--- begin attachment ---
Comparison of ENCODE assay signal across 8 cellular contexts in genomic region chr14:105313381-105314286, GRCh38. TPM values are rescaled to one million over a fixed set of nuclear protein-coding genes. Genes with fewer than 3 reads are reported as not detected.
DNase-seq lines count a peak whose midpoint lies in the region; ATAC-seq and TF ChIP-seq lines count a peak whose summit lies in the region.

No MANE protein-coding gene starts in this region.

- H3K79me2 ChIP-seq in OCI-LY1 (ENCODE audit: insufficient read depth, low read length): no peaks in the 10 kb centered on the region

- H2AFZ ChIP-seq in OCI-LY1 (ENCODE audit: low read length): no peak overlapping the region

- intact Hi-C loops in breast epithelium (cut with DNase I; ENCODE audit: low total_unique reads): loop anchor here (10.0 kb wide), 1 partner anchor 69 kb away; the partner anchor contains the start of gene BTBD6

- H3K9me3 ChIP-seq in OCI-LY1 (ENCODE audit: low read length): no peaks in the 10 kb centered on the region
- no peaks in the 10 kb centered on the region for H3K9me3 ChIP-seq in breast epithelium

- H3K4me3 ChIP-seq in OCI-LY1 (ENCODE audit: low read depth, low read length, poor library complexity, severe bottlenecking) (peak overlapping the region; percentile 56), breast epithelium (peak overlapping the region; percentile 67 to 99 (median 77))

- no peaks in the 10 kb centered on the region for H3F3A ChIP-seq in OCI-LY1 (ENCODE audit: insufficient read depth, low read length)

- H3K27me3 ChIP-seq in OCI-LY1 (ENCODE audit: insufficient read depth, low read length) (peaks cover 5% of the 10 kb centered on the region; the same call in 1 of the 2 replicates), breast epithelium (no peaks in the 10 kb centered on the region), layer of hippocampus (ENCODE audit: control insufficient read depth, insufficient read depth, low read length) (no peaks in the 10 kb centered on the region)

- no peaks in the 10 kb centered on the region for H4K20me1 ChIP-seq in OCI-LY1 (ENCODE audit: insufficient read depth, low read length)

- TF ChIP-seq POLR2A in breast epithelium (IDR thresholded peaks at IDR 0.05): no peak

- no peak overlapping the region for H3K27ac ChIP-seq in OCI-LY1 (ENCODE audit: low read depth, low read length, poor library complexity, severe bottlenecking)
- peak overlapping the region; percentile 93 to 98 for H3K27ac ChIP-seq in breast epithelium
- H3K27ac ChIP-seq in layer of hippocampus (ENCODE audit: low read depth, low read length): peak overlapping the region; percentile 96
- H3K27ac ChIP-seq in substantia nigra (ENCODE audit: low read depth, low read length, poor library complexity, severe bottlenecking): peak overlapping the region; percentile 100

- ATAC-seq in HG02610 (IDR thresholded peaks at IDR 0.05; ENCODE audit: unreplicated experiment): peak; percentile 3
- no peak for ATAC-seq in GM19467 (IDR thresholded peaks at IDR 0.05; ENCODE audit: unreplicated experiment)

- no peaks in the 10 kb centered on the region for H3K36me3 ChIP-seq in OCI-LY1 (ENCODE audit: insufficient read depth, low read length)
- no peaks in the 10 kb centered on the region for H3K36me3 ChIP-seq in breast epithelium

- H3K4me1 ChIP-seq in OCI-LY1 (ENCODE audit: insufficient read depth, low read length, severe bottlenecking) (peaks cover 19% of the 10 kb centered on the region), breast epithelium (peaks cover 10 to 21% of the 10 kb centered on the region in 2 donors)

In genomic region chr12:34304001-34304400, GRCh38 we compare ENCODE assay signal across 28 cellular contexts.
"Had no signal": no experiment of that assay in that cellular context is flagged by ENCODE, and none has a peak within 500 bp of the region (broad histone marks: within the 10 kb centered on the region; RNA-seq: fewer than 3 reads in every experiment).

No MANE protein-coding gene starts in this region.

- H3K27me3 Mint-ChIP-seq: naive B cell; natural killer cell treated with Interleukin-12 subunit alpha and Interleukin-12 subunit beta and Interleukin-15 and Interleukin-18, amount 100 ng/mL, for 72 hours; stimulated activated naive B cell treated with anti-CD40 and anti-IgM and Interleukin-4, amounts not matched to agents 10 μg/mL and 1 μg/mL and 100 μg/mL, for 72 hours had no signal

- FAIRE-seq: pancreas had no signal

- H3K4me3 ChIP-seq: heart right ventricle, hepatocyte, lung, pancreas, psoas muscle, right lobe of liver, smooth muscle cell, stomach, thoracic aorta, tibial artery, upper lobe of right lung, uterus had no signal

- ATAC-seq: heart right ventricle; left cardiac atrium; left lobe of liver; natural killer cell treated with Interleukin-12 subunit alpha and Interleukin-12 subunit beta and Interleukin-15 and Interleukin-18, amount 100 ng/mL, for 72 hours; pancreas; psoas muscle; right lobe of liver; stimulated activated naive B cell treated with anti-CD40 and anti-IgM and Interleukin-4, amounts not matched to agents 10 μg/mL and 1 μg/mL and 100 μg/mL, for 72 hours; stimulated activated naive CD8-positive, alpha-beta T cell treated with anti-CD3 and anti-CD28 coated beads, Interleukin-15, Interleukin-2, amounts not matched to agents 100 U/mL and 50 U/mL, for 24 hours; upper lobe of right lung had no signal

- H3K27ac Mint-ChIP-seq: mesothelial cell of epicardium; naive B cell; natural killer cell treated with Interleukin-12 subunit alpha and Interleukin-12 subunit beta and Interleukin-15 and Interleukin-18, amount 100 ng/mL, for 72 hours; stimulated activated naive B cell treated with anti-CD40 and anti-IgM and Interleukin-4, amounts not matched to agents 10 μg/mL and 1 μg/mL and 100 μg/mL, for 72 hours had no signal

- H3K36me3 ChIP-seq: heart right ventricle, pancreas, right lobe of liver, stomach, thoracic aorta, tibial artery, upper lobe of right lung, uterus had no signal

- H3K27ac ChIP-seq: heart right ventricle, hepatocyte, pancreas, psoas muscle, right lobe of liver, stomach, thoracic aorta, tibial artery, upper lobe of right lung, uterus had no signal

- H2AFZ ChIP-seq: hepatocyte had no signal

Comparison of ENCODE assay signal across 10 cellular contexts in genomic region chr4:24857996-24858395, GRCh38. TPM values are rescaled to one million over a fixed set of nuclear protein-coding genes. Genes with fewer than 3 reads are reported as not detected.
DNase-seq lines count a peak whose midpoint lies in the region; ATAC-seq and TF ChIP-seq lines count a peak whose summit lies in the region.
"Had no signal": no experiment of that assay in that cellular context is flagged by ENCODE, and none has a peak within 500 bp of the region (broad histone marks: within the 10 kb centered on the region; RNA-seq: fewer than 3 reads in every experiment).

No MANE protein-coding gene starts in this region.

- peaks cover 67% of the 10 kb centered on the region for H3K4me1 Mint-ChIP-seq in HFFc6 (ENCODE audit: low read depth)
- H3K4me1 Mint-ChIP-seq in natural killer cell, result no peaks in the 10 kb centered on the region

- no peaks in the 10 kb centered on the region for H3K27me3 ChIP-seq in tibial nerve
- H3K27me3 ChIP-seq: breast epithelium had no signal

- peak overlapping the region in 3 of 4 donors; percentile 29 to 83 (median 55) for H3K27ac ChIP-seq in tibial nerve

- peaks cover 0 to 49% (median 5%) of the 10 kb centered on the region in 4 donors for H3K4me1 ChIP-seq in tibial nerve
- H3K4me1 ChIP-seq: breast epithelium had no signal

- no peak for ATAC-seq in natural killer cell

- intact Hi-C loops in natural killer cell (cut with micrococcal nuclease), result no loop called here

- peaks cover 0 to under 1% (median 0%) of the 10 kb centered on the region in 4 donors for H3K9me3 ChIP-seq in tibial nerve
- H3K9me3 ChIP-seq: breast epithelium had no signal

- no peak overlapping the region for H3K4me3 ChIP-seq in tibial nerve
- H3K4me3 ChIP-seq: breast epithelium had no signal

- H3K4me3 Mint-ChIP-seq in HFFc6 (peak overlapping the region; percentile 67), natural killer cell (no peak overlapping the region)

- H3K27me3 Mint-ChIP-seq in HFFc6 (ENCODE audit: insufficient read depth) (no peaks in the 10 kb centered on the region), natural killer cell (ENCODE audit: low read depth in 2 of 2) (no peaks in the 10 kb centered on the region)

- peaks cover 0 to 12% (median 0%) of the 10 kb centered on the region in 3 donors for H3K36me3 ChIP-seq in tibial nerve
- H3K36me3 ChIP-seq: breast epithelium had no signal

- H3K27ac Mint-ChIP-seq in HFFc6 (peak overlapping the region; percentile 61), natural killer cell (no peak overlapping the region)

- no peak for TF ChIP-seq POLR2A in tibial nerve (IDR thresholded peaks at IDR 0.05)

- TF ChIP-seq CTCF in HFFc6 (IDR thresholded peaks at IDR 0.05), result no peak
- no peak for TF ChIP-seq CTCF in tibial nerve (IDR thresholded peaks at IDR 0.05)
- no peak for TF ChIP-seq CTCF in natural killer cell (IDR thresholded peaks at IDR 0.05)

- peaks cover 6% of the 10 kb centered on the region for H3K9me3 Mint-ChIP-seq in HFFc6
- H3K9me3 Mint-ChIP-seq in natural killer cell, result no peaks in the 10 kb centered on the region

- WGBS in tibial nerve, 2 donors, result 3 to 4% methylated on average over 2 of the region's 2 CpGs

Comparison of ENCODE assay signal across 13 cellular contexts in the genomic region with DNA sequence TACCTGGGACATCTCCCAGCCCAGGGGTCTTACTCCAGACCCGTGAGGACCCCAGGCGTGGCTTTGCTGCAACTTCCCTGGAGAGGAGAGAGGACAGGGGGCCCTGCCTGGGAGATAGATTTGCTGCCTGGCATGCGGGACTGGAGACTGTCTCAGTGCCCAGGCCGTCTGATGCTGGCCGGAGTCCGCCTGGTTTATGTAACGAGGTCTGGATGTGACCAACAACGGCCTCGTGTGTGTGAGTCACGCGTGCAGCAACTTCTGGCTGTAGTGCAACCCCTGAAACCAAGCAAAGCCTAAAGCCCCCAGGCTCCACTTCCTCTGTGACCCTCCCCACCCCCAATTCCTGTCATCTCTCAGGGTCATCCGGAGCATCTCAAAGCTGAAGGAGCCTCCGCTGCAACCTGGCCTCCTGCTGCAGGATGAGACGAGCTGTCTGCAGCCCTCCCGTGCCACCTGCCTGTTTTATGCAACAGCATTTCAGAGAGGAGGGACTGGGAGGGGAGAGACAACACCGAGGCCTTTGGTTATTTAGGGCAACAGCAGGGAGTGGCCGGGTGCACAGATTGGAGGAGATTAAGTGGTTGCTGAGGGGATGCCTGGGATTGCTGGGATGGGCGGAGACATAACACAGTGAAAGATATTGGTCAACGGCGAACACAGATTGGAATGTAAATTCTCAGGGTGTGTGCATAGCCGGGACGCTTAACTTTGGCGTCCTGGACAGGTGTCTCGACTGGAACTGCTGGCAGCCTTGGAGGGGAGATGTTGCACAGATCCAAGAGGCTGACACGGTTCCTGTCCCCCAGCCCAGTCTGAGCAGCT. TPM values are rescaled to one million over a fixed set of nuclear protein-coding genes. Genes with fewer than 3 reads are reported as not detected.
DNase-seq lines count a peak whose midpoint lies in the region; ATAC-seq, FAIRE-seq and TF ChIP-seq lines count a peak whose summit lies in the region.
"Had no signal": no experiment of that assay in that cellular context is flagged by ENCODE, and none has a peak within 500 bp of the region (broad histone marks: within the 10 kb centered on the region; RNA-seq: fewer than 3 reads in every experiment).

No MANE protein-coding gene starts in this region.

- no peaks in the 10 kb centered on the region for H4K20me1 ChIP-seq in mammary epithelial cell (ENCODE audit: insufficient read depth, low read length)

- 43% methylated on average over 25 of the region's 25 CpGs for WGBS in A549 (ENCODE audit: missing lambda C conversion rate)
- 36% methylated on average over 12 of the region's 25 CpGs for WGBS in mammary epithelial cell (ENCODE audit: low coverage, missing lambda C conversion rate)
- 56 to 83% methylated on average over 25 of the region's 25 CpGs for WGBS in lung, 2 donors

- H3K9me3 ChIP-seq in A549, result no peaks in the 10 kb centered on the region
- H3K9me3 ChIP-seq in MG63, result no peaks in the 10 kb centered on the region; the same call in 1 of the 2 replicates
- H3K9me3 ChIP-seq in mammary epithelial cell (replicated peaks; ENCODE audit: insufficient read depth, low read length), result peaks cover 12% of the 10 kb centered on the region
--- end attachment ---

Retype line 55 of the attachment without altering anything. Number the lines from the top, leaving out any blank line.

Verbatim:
- H3K27ac Mint-ChIP-seq in HFFc6 (peak overlapping the region; percentile 61), natural killer cell (no peak overlapping the region)